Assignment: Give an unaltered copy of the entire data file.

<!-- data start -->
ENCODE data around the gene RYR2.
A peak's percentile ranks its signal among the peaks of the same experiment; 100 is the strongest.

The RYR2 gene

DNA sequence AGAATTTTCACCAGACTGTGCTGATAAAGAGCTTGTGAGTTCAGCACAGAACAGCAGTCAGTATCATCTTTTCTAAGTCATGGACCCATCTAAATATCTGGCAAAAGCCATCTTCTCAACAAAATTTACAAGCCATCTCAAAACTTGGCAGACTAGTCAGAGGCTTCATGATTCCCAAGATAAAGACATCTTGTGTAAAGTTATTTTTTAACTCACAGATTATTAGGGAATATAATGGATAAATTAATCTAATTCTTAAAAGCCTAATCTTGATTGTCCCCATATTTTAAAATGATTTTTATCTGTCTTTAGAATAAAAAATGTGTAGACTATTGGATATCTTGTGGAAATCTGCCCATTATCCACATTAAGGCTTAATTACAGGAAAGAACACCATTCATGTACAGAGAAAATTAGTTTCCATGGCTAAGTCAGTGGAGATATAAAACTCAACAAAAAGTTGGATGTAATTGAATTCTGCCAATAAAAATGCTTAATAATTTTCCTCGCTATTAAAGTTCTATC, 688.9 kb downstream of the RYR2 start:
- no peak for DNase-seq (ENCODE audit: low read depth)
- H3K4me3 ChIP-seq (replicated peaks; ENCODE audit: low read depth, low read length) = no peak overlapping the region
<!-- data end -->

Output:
ENCODE data around the gene RYR2.
A peak's percentile ranks its signal among the peaks of the same experiment; 100 is the strongest.

The RYR2 gene

DNA sequence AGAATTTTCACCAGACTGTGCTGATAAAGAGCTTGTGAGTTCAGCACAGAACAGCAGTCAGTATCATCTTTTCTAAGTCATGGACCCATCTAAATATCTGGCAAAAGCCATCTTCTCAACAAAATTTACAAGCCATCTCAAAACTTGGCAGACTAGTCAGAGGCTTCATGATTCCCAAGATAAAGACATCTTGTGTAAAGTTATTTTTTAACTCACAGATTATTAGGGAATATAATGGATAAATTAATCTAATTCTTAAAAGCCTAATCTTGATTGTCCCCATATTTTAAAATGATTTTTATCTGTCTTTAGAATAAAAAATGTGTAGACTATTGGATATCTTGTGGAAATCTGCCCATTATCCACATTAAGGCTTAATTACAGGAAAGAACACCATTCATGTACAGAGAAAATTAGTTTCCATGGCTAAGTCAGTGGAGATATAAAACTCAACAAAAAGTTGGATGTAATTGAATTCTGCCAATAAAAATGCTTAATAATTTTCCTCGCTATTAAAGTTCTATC, 688.9 kb downstream of the RYR2 start:
- no peak for DNase-seq (ENCODE audit: low read depth)
- H3K4me3 ChIP-seq (replicated peaks; ENCODE audit: low read depth, low read length) = no peak overlapping the region